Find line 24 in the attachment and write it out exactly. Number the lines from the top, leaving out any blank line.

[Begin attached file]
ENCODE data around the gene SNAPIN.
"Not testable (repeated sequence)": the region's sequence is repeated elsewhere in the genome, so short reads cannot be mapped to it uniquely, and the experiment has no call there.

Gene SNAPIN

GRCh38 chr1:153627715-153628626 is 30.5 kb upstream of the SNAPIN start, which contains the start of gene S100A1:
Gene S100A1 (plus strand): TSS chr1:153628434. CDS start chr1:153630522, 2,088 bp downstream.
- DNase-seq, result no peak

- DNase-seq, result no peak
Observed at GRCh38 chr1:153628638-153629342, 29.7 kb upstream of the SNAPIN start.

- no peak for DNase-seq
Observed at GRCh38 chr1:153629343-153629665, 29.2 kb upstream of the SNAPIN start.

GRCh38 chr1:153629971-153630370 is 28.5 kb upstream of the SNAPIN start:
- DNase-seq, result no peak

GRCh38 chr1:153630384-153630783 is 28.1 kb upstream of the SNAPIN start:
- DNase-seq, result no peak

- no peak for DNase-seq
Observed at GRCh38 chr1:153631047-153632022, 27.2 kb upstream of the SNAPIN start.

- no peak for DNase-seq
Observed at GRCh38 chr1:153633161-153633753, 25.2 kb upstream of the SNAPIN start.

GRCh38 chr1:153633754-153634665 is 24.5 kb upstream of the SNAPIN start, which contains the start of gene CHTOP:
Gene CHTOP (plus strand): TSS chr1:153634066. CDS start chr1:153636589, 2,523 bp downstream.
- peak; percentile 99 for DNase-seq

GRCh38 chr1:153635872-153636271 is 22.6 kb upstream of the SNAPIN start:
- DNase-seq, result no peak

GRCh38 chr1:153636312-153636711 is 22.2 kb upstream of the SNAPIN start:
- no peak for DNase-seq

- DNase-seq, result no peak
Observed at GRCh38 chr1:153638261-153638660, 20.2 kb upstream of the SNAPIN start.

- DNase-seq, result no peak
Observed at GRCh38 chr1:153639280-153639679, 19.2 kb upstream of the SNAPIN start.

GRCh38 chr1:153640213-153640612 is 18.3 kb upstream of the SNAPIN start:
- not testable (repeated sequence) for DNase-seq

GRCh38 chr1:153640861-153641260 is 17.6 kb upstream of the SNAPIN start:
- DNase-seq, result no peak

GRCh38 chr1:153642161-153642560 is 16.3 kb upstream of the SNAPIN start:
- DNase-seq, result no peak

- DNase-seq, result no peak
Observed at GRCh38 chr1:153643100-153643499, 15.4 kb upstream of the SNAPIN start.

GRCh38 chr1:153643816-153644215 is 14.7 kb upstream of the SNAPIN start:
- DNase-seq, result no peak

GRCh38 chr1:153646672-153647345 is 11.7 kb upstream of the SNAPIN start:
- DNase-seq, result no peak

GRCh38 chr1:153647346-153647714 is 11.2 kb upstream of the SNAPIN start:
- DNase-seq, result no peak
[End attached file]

GRCh38 chr1:153636312-153636711 is 22.2 kb upstream of the SNAPIN start: